Boborykin believes this patchwork of projects is a start, but “by far not enough.” He’s especially frustrated that the tech giants’ lack of support comes amid disinformation campaigns on widely used platforms in Ukraine, such as Facebook and YouTube, that he believes are comparable to those in Myanmar or China. (Both campaigns used Facebook to promote genocide, of the Rohingya and Uighur populations, respectively.) Boborykin also recently spoke with Coda Story on Meta enforcing “one size fits all” policies—intended to curb Russian propaganda—that are now restricting independent Ukrainian media from publishing vital, sometimes graphic content under the same rules. (The Tow Center has created a comprehensive list since the onset of the war on actions taken globally by platforms, publishers, and governments affecting the information ecosystem in Russia and Ukraine.)
This unrestricted, readily available cash funding is sometimes the most urgent need but is currently missing from the crisis response of many philanthropic, corporate, and government funders. James Deane, cofounder of and consultant to the International Fund for Public Interest Media, told Tow in an email that the destruction of Ukraine’s business model for journalism “highlights in especially stark detail that the most immediate challenge for public interest media is how to mobilize, allocate and disburse funding so that it reaches the bank accounts of media institutions who need it.”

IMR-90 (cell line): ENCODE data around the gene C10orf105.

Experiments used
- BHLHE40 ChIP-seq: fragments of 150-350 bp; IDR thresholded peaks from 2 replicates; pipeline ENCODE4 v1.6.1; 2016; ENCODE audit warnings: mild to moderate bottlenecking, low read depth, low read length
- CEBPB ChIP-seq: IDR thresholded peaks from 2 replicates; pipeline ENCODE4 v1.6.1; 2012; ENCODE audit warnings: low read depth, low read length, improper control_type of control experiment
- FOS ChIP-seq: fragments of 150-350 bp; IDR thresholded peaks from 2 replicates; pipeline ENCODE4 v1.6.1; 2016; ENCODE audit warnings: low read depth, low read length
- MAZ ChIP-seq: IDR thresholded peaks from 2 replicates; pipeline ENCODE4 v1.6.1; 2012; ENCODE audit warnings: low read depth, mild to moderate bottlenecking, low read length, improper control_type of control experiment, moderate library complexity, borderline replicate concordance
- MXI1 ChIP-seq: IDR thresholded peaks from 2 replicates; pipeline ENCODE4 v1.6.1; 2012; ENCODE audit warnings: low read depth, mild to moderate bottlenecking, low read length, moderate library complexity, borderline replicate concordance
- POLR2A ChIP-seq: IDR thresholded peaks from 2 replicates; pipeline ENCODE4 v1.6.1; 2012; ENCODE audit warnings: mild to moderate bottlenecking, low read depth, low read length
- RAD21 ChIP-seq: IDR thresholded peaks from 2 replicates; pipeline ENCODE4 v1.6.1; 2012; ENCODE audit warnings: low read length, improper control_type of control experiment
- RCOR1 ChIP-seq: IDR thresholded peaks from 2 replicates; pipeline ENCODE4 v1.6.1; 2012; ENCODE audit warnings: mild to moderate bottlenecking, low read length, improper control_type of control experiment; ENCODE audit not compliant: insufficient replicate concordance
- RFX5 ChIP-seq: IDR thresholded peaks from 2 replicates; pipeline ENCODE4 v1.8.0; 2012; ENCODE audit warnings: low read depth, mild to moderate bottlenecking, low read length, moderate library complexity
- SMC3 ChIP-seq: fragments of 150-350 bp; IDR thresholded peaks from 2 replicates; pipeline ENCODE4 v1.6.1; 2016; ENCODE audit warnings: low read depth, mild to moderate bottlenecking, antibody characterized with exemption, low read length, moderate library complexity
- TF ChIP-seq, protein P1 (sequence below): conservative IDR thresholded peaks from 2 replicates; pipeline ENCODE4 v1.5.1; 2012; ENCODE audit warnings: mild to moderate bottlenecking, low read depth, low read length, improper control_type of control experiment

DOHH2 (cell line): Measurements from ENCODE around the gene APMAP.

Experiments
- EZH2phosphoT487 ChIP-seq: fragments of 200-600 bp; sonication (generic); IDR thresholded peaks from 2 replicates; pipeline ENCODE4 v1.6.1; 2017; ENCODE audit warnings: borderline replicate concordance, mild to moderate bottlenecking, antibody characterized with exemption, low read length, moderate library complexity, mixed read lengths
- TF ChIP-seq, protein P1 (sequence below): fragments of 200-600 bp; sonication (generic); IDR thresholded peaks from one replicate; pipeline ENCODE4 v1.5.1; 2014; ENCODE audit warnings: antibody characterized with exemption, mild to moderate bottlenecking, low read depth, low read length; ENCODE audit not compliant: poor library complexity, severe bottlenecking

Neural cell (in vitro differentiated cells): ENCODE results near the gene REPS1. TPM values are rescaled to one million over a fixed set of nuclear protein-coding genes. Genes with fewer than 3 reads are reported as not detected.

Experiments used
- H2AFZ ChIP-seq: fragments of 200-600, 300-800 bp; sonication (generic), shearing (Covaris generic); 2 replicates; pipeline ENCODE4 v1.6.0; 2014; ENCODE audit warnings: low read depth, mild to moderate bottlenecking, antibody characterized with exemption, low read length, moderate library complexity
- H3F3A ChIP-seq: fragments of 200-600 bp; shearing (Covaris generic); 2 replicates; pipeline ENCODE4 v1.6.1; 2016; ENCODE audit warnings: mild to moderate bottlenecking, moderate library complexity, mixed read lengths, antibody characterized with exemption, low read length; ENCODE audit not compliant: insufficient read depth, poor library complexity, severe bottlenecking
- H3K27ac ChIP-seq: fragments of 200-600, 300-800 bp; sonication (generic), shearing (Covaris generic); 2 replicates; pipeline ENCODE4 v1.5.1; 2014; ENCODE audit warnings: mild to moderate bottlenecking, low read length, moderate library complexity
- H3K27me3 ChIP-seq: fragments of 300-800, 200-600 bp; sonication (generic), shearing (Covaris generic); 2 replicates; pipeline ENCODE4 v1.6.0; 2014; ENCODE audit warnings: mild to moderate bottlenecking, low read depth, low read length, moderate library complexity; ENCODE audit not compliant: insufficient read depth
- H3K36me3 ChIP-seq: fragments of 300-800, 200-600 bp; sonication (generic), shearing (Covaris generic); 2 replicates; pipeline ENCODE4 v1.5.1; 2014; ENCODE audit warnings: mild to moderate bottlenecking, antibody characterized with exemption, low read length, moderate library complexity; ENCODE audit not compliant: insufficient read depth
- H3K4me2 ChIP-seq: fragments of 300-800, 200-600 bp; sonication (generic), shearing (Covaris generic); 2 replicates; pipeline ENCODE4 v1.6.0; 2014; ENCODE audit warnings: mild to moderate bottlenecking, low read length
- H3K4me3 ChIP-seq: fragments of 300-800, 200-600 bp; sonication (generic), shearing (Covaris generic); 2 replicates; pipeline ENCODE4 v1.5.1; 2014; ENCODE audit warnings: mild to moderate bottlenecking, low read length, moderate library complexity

According to Deane, media support thus far has focused primarily on editorial and business development—trainings, mentoring, tool kits, and more—with the transfer of money both secondary to and contingent on strategies like sustainability. He added that “the volume of money available to support independent media around the world is woefully insufficient.” (The IFPIM recently announced a call for funding across seventeen countries, including Ukraine, and hopes to raise a billion dollars for global media support.)
MDF additionally found that the war has taken an “extreme” psychological and emotional toll on staff—around 61 percent reported experiencing as much—stemming not only from exhaustion and fears for safety but also from increased responsibilities in roles not related to their qualifications. According to the report, relocations have exacerbated emotional breakdowns and conflicts, frequent air raids have triggered anxiety and disrupted sleep, and productivity has suffered for nearly half the newsrooms surveyed.
One of the most hopeful findings to come out of the MDF report, though, is the number of respondents with strategic post-victory plans—a little more than 61 percent—who hope to report on liberated cities and launch new storytelling formats as a way to revitalize their communities.
In the meantime, keeping the independent Ukrainian press operational is what some are hoping will help Ukraine both survive the war and continue functioning as a democratic society. Gordiienko says that regional media “may seem to be a bit old-fashioned, not so fancy as the bigger media with more resources,” but Ukrainians are relying on local news to evaluate life-threatening concerns in real time, like whether to seek shelter or leave a city altogether. “Yeah, regional media have a lot of issues, but we cannot abandon them; we need to support them, to help them develop and keep their communities informed.”
You can read the full wartime edition of the state of regional, independent news in Ukraine here.
Gabby Miller is a Senior Reporting Fellow at the Tow Center studying newsroom cutbacks amidst the COVID-19 pandemic.
TOP IMAGE: Lviv, Ukrainia – March 17, 2016: Ukrainian Newspapers in front of a shop in Lviv.